Nonviolence is always going to include taking risks, but so does violence. And when you get down to it, so does living, really. Risks are part of the package when we sign up to be born. Avoiding all risks–meaningful ones– is avoiding the very nature of life itself.
The story of nonviolence is replete with tales of risk. Such as that of Aleksander Jevtic. Living in the northern Croatian town of Vukovar, a town that was ethnically mixed, Jevtic was Serbian, and this story takes place during the bloody ethnic struggle between Serbs and Croats in the 1990s. It was November of 1991, to be specific. Vukovar had just been raided by the Serbian army, and they took a van full of prisoners back to a town just across the border.
In the midst of cruelties and humiliations, Jevtic was identified as a Serb by one of the officers who had served in the Yugoslav army with him years before. He was taken aside and asked to identify any other Serbs in the group. The officers were standing some ways back from him. He started calling out people’s names and telling them to go into the room designated for the Serbs. But he was not just calling on those he knew were Serbs. He started giving Serbian names to Croats, looking at them to make sure they “got” what he was doing, and sent them, too, into the room. People caught on, but not the guards. And he only stopped when the entire room designated for Serbs was too full to take anyone else.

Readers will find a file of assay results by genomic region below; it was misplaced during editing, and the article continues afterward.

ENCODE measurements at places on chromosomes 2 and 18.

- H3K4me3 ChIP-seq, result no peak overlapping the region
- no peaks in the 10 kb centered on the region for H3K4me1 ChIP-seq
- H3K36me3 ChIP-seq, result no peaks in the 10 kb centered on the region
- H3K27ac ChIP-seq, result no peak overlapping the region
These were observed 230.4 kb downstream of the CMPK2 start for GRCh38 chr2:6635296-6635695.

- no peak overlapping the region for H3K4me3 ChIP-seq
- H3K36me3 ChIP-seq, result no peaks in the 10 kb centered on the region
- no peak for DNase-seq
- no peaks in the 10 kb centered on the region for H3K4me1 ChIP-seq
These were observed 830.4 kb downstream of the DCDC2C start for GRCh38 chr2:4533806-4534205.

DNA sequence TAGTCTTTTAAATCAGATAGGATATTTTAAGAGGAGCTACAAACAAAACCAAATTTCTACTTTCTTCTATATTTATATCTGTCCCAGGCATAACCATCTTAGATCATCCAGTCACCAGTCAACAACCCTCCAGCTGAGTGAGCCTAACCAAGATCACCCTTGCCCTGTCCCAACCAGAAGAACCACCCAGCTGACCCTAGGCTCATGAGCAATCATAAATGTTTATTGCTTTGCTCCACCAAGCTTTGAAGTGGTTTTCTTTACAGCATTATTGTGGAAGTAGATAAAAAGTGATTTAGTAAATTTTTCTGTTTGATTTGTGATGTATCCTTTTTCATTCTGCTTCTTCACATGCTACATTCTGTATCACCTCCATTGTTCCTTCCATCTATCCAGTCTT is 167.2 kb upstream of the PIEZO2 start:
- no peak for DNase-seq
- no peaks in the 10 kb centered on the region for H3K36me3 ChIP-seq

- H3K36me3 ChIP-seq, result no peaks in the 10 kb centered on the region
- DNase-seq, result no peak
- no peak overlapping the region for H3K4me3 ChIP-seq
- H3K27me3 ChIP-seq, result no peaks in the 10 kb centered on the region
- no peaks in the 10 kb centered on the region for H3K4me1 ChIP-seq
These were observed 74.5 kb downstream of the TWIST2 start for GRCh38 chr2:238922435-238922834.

Jevtic was an ordinary person. He did not expect one day to become a prisoner of war and be put in the situation described above. Yet the risk he took was enormous. Nonviolence brings these qualities out of us, in spades.
Can you think of cases where you could have — or did — take some kind of risk, if not as grave as Jevtic’s? If you did, what did you learn?
The Metta Center for Nonviolence, PO Box 98, Petaluma, California 94953 707-774-6299 email@example.com